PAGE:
In clinical practice two seemingly distinct disorder clusters are referred to the old age psychiatry; psychiatric disorders and neurodegenerative disorders. However, both psychiatric and neurodegenerative causes can start with (mild) cognitive deficits. An elaborate neuropsychological assessment is part of the gold standard for identifying the cause. As it is expensive and burdensome for the patient to do this in specialised outpatient clinics, a triaging test before a referral is made is desirable. A fast test with discriminatory power in this group of patients with a non-uniform presentation is of great value as an increasing number of people have dementia; they are examined earlier in the process, and this interferes with regular (psychiatric) treatments and complicates diagnostics due to increasing overlapping symptom presentation. This test should be validated to allow the scores to be interpreted properly so it can help to identify or exclude (mild) cognitive impairment. The Montreal Cognitive Assessment (MoCA) is a short screening test (10 minutes long) for cognitive complaints but it was not validated in old age psychiatry. Not only did we validated the MoCA for this setting, we also show how to improve its use in clinical practice by using a double threshold. In addition to the preceding summary one must consider that patients tend not to mention all of their needs during visits. The symptoms experienced do not always have to correspond to their objective symptoms. This also applies for what close relatives report. Therefore, we must be aware of that patients are not always able to properly draw attention to their request for help or, in fact, the cause of their complaints. Screening could be a solution, but often comes with costs. To screen or not to screen – that is often the question. In this dissertation, we have provided the arguments that the MoCA can play a substantial role colouring the grey area that this question raises. Therefore allowing (part of) this discussion to be settled for cognitive impairment. This accounts especially in old age psychiatry where MCI is a frequent issue due to multiple aetiologies. What you see is not always what you get. We show that this is also true for needs, unmet needs, and the (free) concentration of valproic acid. We think that the MoCA is suitable for MCI screening in old age psychiatry, with its population at risk. However knowing its strengths and weaknesses is essential. It is faster, cheaper, and therefore easier to apply than a neuropsychological assessment; however, it will have difficulties in differentiating the aetiologies, including cognitive impairment of psychiatric origin. Therefore the MoCA should not only be used on indication (triaging) but also to get an indication (screening) in old age psychiatry. If your MMSE score is wrong, then something is really going on. If your MoCA score is right, then you should be alright. If your MoCA score is so so, active monitoring is the way to go. If your MoCA score is low, an elaborate assessment should follow. We show in this dissertation the importance of knowing the strengths and weaknesses of a screening instrument in old age psychiatry. Trust me, I‘m a validated test…….? Trust me, I’m a doctor , and know how to use a validated test!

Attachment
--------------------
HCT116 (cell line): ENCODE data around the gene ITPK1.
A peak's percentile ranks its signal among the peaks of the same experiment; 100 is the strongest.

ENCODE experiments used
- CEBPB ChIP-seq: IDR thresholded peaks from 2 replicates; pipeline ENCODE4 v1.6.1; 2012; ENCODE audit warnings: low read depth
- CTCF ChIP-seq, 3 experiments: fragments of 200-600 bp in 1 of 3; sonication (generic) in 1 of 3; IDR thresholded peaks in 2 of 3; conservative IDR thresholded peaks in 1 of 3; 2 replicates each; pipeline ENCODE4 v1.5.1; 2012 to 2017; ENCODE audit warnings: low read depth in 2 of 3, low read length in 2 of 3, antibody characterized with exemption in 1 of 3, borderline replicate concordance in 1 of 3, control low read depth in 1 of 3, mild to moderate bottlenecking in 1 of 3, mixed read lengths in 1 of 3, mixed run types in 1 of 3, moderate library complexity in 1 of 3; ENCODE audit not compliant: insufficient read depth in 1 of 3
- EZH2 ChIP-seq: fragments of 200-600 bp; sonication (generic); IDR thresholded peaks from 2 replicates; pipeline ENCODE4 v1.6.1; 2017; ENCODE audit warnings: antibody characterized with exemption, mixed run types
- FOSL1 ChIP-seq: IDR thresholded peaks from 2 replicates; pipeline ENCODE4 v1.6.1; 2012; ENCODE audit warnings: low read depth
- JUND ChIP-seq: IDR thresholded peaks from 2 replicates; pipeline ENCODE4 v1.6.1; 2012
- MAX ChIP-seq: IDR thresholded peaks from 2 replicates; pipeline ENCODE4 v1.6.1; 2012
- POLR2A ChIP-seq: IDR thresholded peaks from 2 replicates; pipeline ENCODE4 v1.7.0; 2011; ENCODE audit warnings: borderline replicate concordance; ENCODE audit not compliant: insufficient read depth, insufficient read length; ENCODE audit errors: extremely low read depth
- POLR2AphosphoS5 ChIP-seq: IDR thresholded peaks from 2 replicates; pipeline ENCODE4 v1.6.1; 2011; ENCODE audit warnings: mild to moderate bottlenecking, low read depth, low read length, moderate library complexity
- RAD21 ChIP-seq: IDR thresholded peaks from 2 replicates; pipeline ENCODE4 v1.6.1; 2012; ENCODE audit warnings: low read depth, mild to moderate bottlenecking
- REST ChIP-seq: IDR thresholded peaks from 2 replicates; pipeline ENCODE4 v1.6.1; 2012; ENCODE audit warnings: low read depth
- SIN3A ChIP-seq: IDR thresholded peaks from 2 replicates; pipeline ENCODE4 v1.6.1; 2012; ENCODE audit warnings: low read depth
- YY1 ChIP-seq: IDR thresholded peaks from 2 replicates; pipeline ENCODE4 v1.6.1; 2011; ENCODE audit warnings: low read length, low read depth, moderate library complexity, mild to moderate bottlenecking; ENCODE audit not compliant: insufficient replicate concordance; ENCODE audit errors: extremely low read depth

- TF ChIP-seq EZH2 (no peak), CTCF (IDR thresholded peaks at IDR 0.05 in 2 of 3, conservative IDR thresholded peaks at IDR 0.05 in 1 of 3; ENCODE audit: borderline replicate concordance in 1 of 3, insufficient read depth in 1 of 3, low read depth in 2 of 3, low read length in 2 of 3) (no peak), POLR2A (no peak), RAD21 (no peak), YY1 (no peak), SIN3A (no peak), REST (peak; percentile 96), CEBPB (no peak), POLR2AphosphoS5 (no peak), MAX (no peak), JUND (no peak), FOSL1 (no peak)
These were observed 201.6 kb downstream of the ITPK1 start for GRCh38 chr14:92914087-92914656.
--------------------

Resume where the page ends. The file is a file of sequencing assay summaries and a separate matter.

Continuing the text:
|Qualification||Doctor of Philosophy|
|Award date||13 Dec 2022|
|Place of Publication||s.l.|
|Publication status||Published - 13 Dec 2022|